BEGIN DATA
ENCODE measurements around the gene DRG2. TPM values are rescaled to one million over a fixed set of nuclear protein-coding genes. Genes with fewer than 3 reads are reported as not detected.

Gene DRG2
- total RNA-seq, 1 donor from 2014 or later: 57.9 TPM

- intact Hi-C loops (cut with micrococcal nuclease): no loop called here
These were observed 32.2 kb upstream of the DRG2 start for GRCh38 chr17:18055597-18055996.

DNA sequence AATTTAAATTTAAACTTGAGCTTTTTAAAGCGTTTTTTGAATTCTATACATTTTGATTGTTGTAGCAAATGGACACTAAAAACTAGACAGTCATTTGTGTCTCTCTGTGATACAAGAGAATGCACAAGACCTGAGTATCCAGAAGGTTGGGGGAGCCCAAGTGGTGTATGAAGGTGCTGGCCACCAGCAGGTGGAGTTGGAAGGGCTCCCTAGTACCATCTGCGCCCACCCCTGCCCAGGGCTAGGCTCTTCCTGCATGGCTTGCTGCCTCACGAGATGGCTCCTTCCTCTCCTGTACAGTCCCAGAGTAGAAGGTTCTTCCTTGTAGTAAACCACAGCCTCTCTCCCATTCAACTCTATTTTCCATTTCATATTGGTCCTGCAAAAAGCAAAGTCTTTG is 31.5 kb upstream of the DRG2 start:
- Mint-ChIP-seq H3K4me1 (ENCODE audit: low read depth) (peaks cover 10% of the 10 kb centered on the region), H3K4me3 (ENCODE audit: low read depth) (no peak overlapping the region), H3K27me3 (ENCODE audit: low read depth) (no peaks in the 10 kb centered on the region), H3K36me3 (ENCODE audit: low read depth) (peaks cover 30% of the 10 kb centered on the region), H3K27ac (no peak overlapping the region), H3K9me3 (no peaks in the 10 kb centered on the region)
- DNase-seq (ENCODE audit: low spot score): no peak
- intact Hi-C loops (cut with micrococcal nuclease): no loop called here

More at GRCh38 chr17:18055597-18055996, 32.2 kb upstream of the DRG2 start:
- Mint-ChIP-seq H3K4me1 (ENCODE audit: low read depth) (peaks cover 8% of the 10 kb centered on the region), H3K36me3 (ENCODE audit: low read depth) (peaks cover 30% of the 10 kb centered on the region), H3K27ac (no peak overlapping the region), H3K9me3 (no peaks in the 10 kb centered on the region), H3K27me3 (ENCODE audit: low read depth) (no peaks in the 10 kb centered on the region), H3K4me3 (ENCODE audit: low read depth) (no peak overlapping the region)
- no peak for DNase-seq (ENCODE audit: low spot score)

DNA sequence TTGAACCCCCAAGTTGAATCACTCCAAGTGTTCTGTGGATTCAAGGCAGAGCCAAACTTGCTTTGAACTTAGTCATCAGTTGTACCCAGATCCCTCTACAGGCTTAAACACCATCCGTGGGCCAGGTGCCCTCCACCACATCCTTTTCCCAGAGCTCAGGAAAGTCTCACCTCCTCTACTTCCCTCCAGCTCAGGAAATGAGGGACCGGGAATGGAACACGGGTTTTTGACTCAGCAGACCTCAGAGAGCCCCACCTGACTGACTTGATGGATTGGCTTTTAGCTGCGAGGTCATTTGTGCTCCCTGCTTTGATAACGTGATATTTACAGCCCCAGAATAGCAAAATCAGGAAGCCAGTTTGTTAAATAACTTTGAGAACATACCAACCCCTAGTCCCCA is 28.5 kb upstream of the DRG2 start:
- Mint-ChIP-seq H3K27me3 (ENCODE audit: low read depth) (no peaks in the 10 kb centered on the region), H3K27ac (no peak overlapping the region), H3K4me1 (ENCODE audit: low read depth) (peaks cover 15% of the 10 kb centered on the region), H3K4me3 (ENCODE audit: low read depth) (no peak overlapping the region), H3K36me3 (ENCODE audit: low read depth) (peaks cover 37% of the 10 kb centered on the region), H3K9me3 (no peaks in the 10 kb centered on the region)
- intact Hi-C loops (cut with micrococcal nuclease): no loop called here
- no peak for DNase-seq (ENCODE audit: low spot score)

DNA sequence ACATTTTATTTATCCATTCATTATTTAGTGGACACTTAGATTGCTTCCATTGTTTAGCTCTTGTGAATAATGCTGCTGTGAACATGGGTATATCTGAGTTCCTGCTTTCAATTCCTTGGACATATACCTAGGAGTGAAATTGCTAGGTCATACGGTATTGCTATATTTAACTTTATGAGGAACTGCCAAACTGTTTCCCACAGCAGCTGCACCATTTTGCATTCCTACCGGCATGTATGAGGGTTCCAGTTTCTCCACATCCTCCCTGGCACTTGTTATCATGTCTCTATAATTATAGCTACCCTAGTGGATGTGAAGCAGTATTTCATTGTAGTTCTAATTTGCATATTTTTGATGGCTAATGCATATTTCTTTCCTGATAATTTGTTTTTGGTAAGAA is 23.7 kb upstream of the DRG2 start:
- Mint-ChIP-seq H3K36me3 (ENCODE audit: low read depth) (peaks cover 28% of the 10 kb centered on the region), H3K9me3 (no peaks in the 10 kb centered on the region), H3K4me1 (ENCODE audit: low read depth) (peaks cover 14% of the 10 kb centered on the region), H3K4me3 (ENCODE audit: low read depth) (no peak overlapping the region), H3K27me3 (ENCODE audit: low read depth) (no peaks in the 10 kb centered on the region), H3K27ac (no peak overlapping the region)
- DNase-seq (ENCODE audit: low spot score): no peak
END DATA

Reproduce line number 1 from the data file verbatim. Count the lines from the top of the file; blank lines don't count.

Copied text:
ENCODE measurements around the gene DRG2. TPM values are rescaled to one million over a fixed set of nuclear protein-coding genes. Genes with fewer than 3 reads are reported as not detected.